An excellent package.
Winging its way back to consoles and PC after a significant absence, one of the longest running flight simulator franchises returns with a fresh lick of paint. Is it enough to fill a hole in the market for a genre that’s been underrepresented as of late?
Ace Combat 7: Skies Unknown returns to the series alternate version of Earth (“Strangereal”) to tell the story of a rising tension between warring nations Erusea and Osea. After our protagonist Trigger is falsely accused of a crime, he is sentenced to “Spare Squadron” – essentially an aviation “Suicide Squad” of sorts.
While the main plot outline is full of tropes and flyboy banter, it never takes advantage of its fictional setting and vaguely absurd storyline to revel in its own silliness. Instead, it plays things seriously with some truly cringe-worthy dialogue – despite fairly strong voice-acting.
This story is paraded in front of the player at every opportunity, and while some will no doubt enjoy it’s reams of expositional dialogue, it’s general lack of character means that it won’t be long before you’re skipping dialogue during overlong mission briefings and doing your best to block it out when you’re hurtling through clouds and chasing bogeys.
Thankfully, where Ace Combat 7 does lay on the fun is in its gameplay. Missions are varied, comprising a solid mix of air-to-air and air-to-ground combat, each combat scenario requiring tracking of multiple targets and use of incredibly effective special weaponry. These exciting missions, combined with the pin-sharp visuals, really allow for a new intensity for the franchise.
With detailed fighter jets, impressive landscapes and a phenomenally detailed weather system, Ace Combat 7 is a beautiful game, particularly on PlayStation 4 Pro. Flying through clouds not only causes droplets of precipitation to obscure your view, but also for the game’s audio and excellent “blockbuster movie” soundtrack to become muffled – really lending the idea that you’re in the eye of a storm. This serves a gameplay purpose too – missiles won’t lock onto obscured targets, and surprising an enemy squadron by rising from clouds before they realise you were there never gets old.
Throughout the sizeable campaign players will earn currency that can be used to purchase new modifications for aircraft or simply purchase new ones. While all are responsive, some planes and weapons are tailored to certain missions more than others. Making a note of objectives to pick a load out always felt like an important consideration, even if the game didn’t force me into a particular archetype. Simply picking your favourite plane and weapon is an option, but the game will be more challenging without the right tools for the job.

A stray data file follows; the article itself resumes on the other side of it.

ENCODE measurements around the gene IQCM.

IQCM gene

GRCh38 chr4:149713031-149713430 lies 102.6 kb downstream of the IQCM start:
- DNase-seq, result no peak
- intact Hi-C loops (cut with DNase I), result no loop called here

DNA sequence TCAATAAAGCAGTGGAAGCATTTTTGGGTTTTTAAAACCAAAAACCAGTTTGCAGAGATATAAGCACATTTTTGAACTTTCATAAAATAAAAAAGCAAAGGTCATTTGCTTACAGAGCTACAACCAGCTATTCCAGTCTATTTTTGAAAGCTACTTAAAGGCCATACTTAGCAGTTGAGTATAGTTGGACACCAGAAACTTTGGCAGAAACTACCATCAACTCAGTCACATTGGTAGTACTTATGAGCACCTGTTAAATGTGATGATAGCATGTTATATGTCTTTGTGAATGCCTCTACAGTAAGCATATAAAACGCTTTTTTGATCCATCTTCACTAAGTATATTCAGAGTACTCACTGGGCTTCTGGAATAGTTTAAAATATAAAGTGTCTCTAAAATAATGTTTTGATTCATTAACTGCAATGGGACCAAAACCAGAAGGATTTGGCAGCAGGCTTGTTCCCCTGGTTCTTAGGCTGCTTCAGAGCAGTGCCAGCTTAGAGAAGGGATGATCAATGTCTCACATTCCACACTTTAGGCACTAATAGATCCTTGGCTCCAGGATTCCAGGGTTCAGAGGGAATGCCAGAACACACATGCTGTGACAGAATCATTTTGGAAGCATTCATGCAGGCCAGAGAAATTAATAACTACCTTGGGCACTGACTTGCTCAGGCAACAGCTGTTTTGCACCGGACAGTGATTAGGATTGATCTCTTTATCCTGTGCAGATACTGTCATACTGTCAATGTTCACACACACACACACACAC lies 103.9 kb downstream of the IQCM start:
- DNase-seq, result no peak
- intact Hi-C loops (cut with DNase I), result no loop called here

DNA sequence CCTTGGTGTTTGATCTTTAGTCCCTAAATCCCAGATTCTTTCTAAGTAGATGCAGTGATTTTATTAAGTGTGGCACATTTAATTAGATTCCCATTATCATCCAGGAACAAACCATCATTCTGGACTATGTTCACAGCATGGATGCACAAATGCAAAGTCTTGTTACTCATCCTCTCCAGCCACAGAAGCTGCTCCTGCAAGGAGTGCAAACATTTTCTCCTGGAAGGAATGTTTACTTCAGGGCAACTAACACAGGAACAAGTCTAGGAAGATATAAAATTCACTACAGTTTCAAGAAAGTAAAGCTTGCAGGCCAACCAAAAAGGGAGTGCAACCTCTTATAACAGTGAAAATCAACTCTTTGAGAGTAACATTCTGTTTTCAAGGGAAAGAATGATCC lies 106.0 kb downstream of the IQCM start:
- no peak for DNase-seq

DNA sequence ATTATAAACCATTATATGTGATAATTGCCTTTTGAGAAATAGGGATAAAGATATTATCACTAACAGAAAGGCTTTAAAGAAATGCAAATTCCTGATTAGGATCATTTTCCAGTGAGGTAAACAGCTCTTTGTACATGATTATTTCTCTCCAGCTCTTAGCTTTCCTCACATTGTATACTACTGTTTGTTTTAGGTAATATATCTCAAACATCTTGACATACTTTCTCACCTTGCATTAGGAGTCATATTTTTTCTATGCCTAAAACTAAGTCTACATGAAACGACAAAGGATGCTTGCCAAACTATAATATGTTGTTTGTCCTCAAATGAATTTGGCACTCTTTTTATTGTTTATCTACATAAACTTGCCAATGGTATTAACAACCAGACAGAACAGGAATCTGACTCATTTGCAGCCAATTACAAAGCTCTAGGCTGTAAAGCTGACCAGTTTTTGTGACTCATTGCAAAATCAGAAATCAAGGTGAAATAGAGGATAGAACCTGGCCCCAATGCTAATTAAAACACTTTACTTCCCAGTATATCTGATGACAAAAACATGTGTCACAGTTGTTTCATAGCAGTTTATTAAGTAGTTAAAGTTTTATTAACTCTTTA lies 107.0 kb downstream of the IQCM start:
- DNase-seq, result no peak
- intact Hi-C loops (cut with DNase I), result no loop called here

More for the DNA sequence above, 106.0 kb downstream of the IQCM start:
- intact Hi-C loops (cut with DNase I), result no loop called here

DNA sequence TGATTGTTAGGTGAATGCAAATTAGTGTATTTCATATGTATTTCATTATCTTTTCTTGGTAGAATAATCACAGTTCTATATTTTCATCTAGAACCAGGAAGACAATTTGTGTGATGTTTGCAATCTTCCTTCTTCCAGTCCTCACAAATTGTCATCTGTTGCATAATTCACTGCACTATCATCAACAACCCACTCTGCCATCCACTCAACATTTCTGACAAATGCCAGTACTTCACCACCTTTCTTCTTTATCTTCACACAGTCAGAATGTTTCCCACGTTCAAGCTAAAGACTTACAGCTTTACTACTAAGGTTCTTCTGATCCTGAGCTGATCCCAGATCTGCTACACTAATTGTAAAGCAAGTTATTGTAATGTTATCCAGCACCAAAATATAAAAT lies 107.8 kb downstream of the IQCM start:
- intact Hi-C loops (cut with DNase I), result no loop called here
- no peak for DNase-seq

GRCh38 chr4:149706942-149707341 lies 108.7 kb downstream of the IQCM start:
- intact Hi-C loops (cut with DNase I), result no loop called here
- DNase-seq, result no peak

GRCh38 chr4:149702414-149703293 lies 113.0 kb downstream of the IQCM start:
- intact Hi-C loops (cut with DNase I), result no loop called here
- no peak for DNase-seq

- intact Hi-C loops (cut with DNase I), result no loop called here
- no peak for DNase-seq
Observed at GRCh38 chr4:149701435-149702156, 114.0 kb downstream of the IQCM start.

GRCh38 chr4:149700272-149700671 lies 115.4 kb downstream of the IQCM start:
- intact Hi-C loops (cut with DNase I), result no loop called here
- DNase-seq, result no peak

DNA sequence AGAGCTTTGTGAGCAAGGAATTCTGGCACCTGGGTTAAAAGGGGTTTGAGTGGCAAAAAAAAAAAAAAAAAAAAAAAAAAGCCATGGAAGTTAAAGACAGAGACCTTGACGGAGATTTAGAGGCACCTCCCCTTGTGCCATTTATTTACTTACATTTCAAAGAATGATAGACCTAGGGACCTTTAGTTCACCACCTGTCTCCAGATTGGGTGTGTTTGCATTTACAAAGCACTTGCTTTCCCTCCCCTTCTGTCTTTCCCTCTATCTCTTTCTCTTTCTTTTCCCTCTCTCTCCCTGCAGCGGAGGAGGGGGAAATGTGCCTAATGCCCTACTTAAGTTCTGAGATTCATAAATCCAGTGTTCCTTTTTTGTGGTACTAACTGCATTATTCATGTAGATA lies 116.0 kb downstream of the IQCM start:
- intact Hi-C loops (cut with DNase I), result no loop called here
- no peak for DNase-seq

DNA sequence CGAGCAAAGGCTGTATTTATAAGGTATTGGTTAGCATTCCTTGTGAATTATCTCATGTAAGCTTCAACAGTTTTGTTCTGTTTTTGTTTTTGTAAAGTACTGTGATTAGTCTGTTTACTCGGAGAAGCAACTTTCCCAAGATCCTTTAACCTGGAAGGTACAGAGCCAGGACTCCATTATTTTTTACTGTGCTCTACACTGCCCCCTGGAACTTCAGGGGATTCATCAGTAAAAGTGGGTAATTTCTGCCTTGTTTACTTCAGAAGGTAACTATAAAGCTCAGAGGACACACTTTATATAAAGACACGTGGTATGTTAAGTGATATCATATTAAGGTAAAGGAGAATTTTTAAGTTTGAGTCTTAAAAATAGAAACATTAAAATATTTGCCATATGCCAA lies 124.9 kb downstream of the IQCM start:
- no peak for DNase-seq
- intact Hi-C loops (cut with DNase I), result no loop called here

True to series form, Ace Combat 7 blurs the line between arcade and simulation, never feeling like too much of one or the other. While the game features two control modes, “Expert” is easily the highlight and allows for an impressively expanded range of control over rolling your fighter. While “Basic” is great for beginners, “Expert” means dodging of missiles is more responsive and this proves particularly useful in multiplayer where human pilots are a lot less susceptible to tried and true backflips and missile locks as the AI ones are.
That multiplayer allows for both free-for-all skirmishes or 4v4 action, and it runs smoothly even when you’re being chased by seven other human players. Kills aren’t a deciding factor, as hits on targets will help accrue some points. It’s still a challenging arena, but it makes newer players feel like they’re at least contributing. Currency earned here can be spent in the same way as in the campaign, which means it can be a good way to fill out your hangar or armoury and improve your chances in either mode.
One of the highlights of Ace Combat 7 on PlayStation 4 is it’s PlayStation VR functionality. While the campaign cannot be played in full (a la Resident Evil 7), it features an alternative, truncated campaign with its own set of missions as well as the option to fly aimlessly and take in the sights.
Flying an F16 upside down in VR can be just as nauseating as you’d expect, but plays exceptionally well. Head-tracking allows for a wider degree of vision, while the game’s already excellent sound design works just as well using the headsets earphones. The VR mode does require a significant visual downgrade (especially compared to the base game’s excellent visuals) but the tradeoff is worth it – if you can stomach the queasiness.
Ace Combat 7: Skies Unknown is an excellent package. Its overly-complex narrative bogs down so much of what makes the game a carefree thrill ride, but a great campaign structure, intense multiplayer and a VR tour de force make this the best game in the storied franchise and one every pilot should pick up.
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